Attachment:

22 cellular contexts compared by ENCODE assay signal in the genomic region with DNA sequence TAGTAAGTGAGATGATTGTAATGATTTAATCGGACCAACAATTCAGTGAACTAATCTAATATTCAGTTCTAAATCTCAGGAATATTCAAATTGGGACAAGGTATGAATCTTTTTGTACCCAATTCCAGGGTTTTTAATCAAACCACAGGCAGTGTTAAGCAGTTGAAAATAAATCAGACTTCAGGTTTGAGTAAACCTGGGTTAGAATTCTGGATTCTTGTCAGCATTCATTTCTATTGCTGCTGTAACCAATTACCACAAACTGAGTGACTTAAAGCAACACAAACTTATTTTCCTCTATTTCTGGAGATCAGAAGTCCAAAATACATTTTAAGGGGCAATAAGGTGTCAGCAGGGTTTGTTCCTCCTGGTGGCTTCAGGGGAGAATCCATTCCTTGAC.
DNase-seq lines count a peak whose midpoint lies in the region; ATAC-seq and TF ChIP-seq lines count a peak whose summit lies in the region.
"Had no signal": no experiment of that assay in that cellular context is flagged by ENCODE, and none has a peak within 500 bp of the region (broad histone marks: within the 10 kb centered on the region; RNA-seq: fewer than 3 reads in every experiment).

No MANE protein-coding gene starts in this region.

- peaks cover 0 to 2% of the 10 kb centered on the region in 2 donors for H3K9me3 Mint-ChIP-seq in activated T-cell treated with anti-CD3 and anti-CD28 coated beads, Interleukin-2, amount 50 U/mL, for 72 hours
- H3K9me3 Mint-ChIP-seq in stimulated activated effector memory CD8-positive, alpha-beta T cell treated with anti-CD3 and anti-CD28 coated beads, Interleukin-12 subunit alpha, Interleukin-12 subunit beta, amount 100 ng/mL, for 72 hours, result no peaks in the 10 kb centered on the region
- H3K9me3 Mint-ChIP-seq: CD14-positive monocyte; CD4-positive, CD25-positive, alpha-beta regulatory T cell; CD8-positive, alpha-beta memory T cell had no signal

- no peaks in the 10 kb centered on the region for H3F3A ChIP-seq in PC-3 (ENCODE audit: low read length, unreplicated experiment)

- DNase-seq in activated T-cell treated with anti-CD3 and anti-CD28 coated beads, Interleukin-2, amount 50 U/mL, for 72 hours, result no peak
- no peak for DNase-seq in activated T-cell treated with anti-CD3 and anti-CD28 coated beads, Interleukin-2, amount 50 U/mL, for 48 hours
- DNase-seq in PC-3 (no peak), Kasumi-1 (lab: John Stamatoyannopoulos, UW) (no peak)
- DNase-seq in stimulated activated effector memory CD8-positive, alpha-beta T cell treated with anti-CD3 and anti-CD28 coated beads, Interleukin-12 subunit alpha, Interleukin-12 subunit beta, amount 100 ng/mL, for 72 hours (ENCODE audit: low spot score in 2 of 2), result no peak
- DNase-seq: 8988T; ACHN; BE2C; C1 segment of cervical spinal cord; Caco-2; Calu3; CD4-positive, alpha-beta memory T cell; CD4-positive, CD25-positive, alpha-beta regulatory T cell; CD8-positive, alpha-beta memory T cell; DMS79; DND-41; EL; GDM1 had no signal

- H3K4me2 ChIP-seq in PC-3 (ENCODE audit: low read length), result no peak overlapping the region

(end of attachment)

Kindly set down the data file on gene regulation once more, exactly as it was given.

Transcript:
22 cellular contexts compared by ENCODE assay signal in the genomic region with DNA sequence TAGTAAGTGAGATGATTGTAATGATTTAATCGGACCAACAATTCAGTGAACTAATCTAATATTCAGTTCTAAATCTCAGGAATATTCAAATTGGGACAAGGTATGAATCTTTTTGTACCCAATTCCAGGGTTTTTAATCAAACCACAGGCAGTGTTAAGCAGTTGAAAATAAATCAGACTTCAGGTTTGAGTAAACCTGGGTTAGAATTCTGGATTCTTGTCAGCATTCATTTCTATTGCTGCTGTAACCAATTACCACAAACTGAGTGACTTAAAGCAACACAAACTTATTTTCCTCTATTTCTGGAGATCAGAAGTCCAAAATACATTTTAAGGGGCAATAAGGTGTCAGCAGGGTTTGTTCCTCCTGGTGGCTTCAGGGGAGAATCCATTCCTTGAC.
DNase-seq lines count a peak whose midpoint lies in the region; ATAC-seq and TF ChIP-seq lines count a peak whose summit lies in the region.
"Had no signal": no experiment of that assay in that cellular context is flagged by ENCODE, and none has a peak within 500 bp of the region (broad histone marks: within the 10 kb centered on the region; RNA-seq: fewer than 3 reads in every experiment).

No MANE protein-coding gene starts in this region.

- peaks cover 0 to 2% of the 10 kb centered on the region in 2 donors for H3K9me3 Mint-ChIP-seq in activated T-cell treated with anti-CD3 and anti-CD28 coated beads, Interleukin-2, amount 50 U/mL, for 72 hours
- H3K9me3 Mint-ChIP-seq in stimulated activated effector memory CD8-positive, alpha-beta T cell treated with anti-CD3 and anti-CD28 coated beads, Interleukin-12 subunit alpha, Interleukin-12 subunit beta, amount 100 ng/mL, for 72 hours, result no peaks in the 10 kb centered on the region
- H3K9me3 Mint-ChIP-seq: CD14-positive monocyte; CD4-positive, CD25-positive, alpha-beta regulatory T cell; CD8-positive, alpha-beta memory T cell had no signal

- no peaks in the 10 kb centered on the region for H3F3A ChIP-seq in PC-3 (ENCODE audit: low read length, unreplicated experiment)

- DNase-seq in activated T-cell treated with anti-CD3 and anti-CD28 coated beads, Interleukin-2, amount 50 U/mL, for 72 hours, result no peak
- no peak for DNase-seq in activated T-cell treated with anti-CD3 and anti-CD28 coated beads, Interleukin-2, amount 50 U/mL, for 48 hours
- DNase-seq in PC-3 (no peak), Kasumi-1 (lab: John Stamatoyannopoulos, UW) (no peak)
- DNase-seq in stimulated activated effector memory CD8-positive, alpha-beta T cell treated with anti-CD3 and anti-CD28 coated beads, Interleukin-12 subunit alpha, Interleukin-12 subunit beta, amount 100 ng/mL, for 72 hours (ENCODE audit: low spot score in 2 of 2), result no peak
- DNase-seq: 8988T; ACHN; BE2C; C1 segment of cervical spinal cord; Caco-2; Calu3; CD4-positive, alpha-beta memory T cell; CD4-positive, CD25-positive, alpha-beta regulatory T cell; CD8-positive, alpha-beta memory T cell; DMS79; DND-41; EL; GDM1 had no signal

- H3K4me2 ChIP-seq in PC-3 (ENCODE audit: low read length), result no peak overlapping the region